Library Course Instruction
Library course instruction plays a large role in the library’s commitment to prepare students in navigating information. Students, faculty, and staff may request a library course instruction session as an individual or for the class. Scheduled sessions may include general library orientation, research specific instruction, and tours.
Library course instruction from
Have a Reference Question? Ask Us!
Email-a-Librarian form: Receive an e-mail responds from one of the PCC librarians within 24 to 48 hours through your e-mail excluding Saturdays and Sundays, after closing hours, and holiday breaks.
Ask-a-Librarian: Chat Now: Live chat with one of the PCC librarians during regular hours or a NC librarian after hours. The hours for live chat are:
- PCC Librarians
- Monday-Thursday: 8 a.m. – 8 p.m. (Fall and Spring semester)
- Friday: 8 a.m. – 4 p.m. (Fall and Spring semester)
- NC Librarians
- Monday-Friday: Midnight – 8 a.m. AND 5 p.m. – Midnight
- Saturday: 8 a.m. – Midnight
- Sunday: 8 a.m. – Midnight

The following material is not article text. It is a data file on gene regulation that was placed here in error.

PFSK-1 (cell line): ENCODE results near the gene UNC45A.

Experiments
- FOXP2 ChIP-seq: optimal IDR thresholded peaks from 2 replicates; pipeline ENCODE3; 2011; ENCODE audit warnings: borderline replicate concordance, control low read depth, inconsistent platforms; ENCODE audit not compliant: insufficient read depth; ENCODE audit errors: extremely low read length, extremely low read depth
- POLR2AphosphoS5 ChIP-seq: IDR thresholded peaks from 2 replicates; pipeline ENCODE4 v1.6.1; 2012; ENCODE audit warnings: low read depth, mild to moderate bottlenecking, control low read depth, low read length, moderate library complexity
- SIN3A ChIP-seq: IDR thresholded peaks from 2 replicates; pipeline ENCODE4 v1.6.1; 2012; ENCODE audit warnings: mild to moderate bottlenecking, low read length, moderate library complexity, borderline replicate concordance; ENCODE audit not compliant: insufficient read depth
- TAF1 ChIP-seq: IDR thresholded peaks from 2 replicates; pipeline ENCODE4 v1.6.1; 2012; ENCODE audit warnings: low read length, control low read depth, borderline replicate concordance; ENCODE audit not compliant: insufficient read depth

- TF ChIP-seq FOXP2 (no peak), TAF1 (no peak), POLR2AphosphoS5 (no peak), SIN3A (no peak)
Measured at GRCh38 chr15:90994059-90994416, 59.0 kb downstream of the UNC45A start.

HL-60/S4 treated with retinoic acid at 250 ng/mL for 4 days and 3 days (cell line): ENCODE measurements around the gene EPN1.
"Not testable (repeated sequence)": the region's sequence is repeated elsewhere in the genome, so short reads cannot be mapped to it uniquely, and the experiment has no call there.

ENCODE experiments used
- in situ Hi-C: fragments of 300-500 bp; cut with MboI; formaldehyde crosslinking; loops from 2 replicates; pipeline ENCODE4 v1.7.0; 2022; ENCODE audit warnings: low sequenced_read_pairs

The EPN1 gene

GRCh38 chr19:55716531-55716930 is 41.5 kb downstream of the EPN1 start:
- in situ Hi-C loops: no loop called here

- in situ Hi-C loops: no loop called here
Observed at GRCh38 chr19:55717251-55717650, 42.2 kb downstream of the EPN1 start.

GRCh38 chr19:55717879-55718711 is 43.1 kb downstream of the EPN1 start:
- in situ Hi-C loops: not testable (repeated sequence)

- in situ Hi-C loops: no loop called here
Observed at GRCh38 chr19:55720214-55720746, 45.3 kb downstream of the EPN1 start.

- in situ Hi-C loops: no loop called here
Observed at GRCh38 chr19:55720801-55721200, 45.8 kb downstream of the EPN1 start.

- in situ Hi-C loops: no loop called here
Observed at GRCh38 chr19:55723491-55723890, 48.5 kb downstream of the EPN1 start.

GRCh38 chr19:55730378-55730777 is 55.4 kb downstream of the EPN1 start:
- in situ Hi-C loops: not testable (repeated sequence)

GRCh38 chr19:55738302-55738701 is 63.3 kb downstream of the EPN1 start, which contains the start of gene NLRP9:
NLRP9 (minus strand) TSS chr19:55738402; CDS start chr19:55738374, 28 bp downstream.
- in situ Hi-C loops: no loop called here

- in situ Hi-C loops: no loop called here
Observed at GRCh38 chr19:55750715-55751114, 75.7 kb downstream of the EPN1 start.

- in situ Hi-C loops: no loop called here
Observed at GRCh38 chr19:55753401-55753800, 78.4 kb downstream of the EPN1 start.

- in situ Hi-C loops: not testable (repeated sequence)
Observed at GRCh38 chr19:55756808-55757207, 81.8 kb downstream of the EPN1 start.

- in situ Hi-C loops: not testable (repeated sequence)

Telephone Reference: Call for reference questions:
- Person County Campus: (336) 322-2246 or (336) 322-2247
- Caswell County Campus at (336) 694-8072
Online general and subject-specific research guides are available through the Library. These guides are a starting point from which students can begin to compile sources relevant to specific topics.
Whether intentional or unintentional, plagiarism is “the wrongful act of taking the product of another person’s mind and presenting it as one’s own” (Alexander Lindey, Plagiarism and Originality, 1952).
The following acts are examples of intentional plagiarism:
- Copying material from a published source to avoid having to devise one’s own ideas;
- Failing to give clear and proper credit to an idea, phrase, or quotation taken from a source;
- Purchasing a per-written paper; and
- Having someone other than the stated author complete an assignment, or part of an assignment.
Libraries are leaders in trying to educate the faculty, staff, and students about copyright law in higher education in keeping with the principles written in the Constitution. The Learning Commons assist students, faculty, and staff in copyright issues in the search and delivery of education.